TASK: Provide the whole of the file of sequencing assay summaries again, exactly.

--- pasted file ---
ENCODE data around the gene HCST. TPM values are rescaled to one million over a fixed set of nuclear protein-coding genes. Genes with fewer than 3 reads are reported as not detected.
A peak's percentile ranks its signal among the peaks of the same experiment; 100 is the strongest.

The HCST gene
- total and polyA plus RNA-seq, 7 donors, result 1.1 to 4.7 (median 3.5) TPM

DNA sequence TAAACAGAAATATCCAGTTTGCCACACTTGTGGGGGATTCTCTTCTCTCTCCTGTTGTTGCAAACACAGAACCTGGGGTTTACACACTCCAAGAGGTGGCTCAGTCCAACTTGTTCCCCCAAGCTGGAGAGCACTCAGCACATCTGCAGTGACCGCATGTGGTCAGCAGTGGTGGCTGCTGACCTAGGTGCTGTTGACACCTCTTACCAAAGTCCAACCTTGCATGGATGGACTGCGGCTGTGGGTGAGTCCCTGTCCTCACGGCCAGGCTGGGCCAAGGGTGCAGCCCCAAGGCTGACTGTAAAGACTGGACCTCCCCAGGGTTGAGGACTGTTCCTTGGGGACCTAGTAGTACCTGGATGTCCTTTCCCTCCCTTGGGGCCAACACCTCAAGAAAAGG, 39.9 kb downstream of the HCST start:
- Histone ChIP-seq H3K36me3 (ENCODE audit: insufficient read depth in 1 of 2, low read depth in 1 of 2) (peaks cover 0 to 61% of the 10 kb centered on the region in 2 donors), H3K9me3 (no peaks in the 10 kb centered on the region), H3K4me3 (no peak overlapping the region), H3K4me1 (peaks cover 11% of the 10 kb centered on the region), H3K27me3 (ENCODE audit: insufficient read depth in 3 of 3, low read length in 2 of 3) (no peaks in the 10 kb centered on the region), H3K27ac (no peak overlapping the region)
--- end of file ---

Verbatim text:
ENCODE data around the gene HCST. TPM values are rescaled to one million over a fixed set of nuclear protein-coding genes. Genes with fewer than 3 reads are reported as not detected.
A peak's percentile ranks its signal among the peaks of the same experiment; 100 is the strongest.

The HCST gene
- total and polyA plus RNA-seq, 7 donors, result 1.1 to 4.7 (median 3.5) TPM

DNA sequence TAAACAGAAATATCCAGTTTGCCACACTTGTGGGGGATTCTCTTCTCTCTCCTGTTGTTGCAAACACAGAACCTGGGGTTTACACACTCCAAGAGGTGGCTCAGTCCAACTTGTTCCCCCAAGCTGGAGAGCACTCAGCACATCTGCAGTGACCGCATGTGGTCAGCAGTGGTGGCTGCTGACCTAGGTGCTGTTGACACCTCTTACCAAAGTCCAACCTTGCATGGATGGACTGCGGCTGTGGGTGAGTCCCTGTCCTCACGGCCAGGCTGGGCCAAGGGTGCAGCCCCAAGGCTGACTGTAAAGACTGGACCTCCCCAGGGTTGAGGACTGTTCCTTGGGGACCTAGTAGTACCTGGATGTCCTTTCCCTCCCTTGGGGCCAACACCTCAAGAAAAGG, 39.9 kb downstream of the HCST start:
- Histone ChIP-seq H3K36me3 (ENCODE audit: insufficient read depth in 1 of 2, low read depth in 1 of 2) (peaks cover 0 to 61% of the 10 kb centered on the region in 2 donors), H3K9me3 (no peaks in the 10 kb centered on the region), H3K4me3 (no peak overlapping the region), H3K4me1 (peaks cover 11% of the 10 kb centered on the region), H3K27me3 (ENCODE audit: insufficient read depth in 3 of 3, low read length in 2 of 3) (no peaks in the 10 kb centered on the region), H3K27ac (no peak overlapping the region)